Obama's Drug Problem

FILE - This Dec. 5, 2012 file photo shows President Barack Obama speaking at the Interior Department in Washington. The presi
FILE - This Dec. 5, 2012 file photo shows President Barack Obama speaking at the Interior Department in Washington. The president says he won't go after Washington state and Colorado for legalizing marijuana. In a Barbara Walters interview airing Friday on ABC, Obama is asked whether he supports making pot legal. He says, "I wouldn't go that far." (AP Photo/Carolyn Kaster, File)

Some years ago a colleague of mine who, like Obama, had snorted coke and smoked weed, experienced a mild state of conflict when called to jury duty for a case involving a teenager accused of possession of an illegal substance: 15 amphetamine pills. He had to resolve his conflict rather quickly, however, when he was appointed jury chair and oversaw a guilty conviction and a four-year prison sentence for the young man.

Barack Obama admits to having tried cocaine and marijuana but has overseen the largest increase in imprisonment for drug possession in the country's history. Whether with his approval or of its own volition, the drug-enforcement establishment (including state and federal agencies) continues to enforce federal anti-drug laws even in states that have legalized medical marijuana. And since November 2012 these agencies have been facing a dilemma: Will they enforce drug laws in Washington and Colorado, where voters themselves have approved referenda legalizing the recreational use of marijuana? If they do not enforce these laws in Washington or Colorado, how can they enforce them in Oregon and Wyoming?

Of course, they can, and they will. Law-enforcement agencies are themselves "addicted" to drugs. They have grown dependent on the crime-fighting statistics generated by drug arrests. The employment of prison staff depends on extraordinary rates of incarceration. The money that law-enforcement agencies generate from confiscating property seized in drug busts funds equipment, enhances salaries and pays for weapons. Among the properties confiscated are homes owned by women whose partners are accused of selling or storing drugs in their homes (they need not be convicted), whether or not the women were aware of their partners' activities.

The hypocrisy of drug laws is but a small part of the problem. In an era when the search is on to save money on education, road building and medical care, vast sums are wasted on the so-called "war on drugs" with absolutely no benefits and many negative effects. The budget for the DEA is over $2 billion a year for enforcement, and it's increasing every year. State and local law enforcement spend just as much. There are additional units in the State Department, the Department of Defense and several other federal agencies. State prisons are overflowing with people sentenced for drug offenses, at a cost of $31,000 a year per prisoner.

In spite of these exorbitant expenditures, drug use has not declined since the war on drugs began. According to the University of Michigan's annual surveys of drug use among high school students, the rate of drug use has remained constant since the surveys began in 1991, with slight variations up and down as drugs come into and out of fashion.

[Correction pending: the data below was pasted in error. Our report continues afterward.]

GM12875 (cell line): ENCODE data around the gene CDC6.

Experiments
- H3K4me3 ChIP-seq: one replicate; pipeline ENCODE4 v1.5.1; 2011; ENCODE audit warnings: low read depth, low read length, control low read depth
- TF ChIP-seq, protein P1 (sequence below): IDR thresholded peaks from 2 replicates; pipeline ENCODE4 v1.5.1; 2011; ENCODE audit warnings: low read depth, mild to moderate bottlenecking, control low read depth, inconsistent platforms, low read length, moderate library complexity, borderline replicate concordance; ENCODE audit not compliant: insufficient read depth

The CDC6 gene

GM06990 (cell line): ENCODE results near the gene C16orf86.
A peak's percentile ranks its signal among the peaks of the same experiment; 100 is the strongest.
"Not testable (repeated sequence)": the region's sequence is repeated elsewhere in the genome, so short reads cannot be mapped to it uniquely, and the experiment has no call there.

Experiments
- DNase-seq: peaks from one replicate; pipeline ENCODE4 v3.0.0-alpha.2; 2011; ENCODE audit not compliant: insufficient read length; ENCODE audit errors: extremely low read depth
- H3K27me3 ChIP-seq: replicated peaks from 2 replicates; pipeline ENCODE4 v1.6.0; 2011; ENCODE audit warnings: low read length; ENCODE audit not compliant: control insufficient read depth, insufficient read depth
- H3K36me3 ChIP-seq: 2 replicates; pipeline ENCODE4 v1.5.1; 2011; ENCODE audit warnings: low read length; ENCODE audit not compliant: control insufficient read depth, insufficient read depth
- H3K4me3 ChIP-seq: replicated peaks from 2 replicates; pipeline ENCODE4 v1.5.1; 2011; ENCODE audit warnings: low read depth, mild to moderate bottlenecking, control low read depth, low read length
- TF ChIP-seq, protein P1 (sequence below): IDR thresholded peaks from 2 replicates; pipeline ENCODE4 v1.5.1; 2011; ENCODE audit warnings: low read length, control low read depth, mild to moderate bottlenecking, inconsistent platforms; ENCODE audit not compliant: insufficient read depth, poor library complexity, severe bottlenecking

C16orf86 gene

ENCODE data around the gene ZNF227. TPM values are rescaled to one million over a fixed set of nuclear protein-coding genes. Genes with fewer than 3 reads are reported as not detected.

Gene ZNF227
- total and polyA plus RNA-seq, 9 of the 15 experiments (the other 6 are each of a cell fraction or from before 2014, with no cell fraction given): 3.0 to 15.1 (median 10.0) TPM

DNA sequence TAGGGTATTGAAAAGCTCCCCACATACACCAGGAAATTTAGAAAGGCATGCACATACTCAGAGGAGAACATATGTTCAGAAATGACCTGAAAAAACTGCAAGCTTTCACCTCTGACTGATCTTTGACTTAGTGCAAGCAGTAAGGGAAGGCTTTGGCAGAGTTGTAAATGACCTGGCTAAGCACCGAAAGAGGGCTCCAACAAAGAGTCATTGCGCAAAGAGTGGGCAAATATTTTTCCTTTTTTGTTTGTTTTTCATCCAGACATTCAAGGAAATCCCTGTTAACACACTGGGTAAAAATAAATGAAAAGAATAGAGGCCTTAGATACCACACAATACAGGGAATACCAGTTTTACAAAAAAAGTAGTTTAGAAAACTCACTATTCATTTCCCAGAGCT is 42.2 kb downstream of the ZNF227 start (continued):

Data on drug use show that drug dealers, both youth and adults, are more likely to be white (especially at the wholesale level), and that, controlling for variables like socioeconomic status, the white population uses all types of illegal drugs (even crack cocaine) at a higher rate than the black population. Nevertheless, it is the black population that is the major resource sustaining the law-enforcement establishment, bolstering the prosecutor's record of accomplishment and filling the prisons to create jobs -- especially in rural areas, where unemployment rates are highest. And the price paid by the black community is devastating. Working-age men who do not have a prison or arrest record are becoming increasingly rare. Black communities cannot depend on, nor do they trust, law-enforcement agencies to be fair and impartial. Ask any black man on the street if the enforcement of drug laws is colorblind, and he will laugh at the question.

The U.S. is one of the few industrialized countries still enforcing draconian anti-drug laws. Most European countries either have adopted policies that make possession of drugs a misdemeanor punishable by a fine or have decriminalized drugs altogether. Portugal, the most progressive country in Europe with respect to drug laws, has decriminalized all drugs. In Portugal and other European countries the results have been almost uniformly positive: a decline in drug-related illnesses (e.g., AIDS and hepatitis), an increase in people seeking help for drug addiction and no increase in drug use or an influx of addicts from other countries.

Obama and his Attorney General could decriminalize drugs without having to pass legislation. The opportunity to start down this road is provided by the states that have legalized medical marijuana and those that have legalized the recreational use of marijuana. But for fortune, Obama himself could have been sent to prison for using illegal drugs. Instead, he became the president fo the United States. One would hope that such a life experience would make him an enlightened president. Enlightened or not, does Obama have the courage to go against the law-enforcement establishment?

To read the companion article by HuffPost's Ryan Grim and Ryan J. Reilly, click here. To read the companion blog post by Paul Armentano of NORML, click here.